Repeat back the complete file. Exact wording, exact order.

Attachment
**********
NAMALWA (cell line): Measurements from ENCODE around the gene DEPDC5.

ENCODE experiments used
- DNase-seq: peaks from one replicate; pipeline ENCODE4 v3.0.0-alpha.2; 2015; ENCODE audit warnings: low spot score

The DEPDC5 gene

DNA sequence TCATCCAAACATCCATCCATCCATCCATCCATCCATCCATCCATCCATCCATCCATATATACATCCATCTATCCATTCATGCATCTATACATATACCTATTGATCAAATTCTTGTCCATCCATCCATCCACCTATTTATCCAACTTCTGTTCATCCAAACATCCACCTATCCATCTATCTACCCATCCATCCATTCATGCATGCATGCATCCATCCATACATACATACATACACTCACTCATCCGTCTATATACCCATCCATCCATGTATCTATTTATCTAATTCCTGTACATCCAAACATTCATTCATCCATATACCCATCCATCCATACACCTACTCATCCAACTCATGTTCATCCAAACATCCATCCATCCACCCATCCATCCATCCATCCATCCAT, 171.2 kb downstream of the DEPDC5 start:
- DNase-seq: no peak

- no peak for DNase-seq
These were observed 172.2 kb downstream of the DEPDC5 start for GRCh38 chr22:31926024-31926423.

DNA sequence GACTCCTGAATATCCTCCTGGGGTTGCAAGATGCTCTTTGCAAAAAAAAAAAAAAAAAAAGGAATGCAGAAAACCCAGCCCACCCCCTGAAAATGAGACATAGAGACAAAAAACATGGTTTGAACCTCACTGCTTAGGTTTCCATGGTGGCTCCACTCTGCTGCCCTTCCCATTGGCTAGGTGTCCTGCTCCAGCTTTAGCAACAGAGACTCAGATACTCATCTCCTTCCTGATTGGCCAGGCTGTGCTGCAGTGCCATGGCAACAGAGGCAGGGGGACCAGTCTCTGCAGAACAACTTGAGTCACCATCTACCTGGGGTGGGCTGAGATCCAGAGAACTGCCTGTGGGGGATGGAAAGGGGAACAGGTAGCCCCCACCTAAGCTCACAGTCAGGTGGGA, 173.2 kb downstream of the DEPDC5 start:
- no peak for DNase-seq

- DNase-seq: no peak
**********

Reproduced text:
NAMALWA (cell line): Measurements from ENCODE around the gene DEPDC5.

ENCODE experiments used
- DNase-seq: peaks from one replicate; pipeline ENCODE4 v3.0.0-alpha.2; 2015; ENCODE audit warnings: low spot score

The DEPDC5 gene

DNA sequence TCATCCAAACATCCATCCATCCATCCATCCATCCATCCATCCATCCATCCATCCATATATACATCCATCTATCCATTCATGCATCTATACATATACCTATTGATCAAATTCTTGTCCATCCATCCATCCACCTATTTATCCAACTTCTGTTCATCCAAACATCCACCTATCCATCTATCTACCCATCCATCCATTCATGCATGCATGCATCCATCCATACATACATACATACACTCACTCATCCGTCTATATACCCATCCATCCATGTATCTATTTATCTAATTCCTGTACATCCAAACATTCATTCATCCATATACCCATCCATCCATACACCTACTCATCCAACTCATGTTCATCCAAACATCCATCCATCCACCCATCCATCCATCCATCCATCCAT, 171.2 kb downstream of the DEPDC5 start:
- DNase-seq: no peak

- no peak for DNase-seq
These were observed 172.2 kb downstream of the DEPDC5 start for GRCh38 chr22:31926024-31926423.

DNA sequence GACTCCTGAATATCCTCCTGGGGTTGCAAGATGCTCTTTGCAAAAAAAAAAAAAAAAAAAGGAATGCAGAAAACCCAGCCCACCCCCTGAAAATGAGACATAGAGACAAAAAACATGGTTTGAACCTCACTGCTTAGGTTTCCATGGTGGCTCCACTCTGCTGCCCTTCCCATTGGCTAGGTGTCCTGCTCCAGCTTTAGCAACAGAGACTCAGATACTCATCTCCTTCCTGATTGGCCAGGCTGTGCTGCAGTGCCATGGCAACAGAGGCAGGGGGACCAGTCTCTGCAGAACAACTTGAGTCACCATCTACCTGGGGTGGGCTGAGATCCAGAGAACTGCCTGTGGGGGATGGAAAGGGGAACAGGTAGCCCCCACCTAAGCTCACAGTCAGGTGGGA, 173.2 kb downstream of the DEPDC5 start:
- no peak for DNase-seq

- DNase-seq: no peak